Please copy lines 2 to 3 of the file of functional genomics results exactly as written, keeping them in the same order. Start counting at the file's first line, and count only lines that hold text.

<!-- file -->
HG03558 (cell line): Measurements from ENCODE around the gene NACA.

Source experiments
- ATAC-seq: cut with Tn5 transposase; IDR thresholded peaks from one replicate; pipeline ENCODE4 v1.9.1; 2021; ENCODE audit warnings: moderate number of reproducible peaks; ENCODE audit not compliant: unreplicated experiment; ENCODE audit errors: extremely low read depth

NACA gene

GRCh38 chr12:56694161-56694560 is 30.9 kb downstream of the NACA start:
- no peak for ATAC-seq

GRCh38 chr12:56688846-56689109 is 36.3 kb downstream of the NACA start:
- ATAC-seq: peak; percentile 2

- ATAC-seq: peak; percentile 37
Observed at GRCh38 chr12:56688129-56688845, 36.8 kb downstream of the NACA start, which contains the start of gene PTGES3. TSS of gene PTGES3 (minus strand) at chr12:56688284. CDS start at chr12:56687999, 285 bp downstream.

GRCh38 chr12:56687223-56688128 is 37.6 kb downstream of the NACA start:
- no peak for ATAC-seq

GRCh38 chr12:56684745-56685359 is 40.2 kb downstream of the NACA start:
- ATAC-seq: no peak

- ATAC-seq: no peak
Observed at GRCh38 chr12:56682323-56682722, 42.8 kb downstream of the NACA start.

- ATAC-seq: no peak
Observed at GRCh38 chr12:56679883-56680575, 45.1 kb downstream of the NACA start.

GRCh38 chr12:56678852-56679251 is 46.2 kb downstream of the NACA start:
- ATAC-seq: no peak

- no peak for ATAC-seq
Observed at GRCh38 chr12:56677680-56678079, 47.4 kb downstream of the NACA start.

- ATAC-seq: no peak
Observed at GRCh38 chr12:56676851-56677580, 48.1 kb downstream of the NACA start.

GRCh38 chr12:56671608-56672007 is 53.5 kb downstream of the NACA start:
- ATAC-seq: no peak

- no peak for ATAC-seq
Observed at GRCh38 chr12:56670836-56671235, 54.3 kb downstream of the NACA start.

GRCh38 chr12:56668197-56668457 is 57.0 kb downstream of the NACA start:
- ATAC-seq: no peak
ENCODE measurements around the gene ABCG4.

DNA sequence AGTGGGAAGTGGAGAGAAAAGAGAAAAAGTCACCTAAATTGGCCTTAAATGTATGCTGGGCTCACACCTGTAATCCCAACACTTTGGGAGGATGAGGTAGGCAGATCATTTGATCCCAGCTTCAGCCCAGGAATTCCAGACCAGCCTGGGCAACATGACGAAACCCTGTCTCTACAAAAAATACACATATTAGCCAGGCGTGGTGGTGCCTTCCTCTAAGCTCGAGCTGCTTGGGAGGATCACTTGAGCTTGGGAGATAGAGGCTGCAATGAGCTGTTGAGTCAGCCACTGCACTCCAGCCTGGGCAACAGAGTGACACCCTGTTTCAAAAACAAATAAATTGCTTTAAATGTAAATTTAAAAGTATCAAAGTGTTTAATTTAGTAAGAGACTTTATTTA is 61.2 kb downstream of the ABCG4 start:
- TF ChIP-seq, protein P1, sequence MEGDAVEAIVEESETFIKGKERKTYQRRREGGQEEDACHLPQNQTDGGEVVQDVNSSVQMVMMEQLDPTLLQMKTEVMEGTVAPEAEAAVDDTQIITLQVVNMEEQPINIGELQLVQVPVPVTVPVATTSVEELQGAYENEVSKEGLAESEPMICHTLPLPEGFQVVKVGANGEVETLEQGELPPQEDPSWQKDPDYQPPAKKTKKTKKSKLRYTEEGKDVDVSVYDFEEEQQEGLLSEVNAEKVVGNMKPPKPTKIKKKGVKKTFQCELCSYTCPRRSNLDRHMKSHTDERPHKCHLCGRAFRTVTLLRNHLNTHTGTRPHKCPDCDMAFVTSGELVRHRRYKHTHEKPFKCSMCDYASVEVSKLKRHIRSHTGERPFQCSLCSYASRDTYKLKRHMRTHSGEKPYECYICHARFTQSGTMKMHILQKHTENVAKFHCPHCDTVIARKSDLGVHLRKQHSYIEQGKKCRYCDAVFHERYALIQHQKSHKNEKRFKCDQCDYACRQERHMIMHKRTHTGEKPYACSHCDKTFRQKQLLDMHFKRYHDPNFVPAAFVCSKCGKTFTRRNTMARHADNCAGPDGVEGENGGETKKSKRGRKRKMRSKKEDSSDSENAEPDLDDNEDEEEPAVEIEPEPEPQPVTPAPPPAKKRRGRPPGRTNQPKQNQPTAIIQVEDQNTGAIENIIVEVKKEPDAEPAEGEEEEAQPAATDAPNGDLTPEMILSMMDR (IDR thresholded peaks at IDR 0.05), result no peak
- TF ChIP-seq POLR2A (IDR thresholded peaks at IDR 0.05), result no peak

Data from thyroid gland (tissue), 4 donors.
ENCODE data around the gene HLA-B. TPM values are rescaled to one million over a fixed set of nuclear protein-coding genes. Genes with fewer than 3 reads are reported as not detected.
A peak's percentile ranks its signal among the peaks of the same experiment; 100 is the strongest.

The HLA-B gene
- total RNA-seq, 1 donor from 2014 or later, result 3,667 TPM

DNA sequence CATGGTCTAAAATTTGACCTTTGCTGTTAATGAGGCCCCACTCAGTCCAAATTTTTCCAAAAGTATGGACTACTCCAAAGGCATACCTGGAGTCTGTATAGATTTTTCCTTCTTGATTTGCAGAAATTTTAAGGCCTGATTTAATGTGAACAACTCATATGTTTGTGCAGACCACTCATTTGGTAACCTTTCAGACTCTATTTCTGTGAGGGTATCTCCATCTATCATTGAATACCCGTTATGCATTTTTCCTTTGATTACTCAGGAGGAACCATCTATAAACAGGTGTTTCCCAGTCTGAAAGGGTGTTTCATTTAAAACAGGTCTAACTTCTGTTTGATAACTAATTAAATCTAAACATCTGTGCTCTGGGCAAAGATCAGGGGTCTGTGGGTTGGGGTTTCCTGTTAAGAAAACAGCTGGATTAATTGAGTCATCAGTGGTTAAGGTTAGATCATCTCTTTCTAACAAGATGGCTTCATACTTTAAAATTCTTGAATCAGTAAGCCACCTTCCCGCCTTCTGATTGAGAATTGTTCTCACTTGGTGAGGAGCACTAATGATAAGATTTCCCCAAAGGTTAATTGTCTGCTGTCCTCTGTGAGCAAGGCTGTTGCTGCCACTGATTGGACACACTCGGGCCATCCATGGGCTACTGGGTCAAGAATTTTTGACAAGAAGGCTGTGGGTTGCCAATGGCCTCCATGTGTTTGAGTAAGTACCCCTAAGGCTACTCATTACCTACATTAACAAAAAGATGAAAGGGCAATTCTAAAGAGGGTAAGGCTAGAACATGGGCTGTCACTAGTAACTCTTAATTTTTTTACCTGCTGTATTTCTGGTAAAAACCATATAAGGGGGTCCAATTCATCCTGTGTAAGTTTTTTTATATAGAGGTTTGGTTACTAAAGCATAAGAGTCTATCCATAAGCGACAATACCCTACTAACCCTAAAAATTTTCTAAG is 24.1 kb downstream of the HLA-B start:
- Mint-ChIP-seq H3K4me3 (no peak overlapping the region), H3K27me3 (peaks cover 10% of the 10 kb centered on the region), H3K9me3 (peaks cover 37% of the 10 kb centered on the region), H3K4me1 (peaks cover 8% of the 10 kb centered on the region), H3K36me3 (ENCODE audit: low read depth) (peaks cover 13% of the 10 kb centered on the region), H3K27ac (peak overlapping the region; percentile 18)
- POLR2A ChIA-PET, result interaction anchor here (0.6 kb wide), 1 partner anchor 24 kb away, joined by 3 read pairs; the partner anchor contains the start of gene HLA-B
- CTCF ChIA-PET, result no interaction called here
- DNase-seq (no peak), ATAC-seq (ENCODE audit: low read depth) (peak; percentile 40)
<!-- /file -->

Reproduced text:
Source experiments
- ATAC-seq: cut with Tn5 transposase; IDR thresholded peaks from one replicate; pipeline ENCODE4 v1.9.1; 2021; ENCODE audit warnings: moderate number of reproducible peaks; ENCODE audit not compliant: unreplicated experiment; ENCODE audit errors: extremely low read depth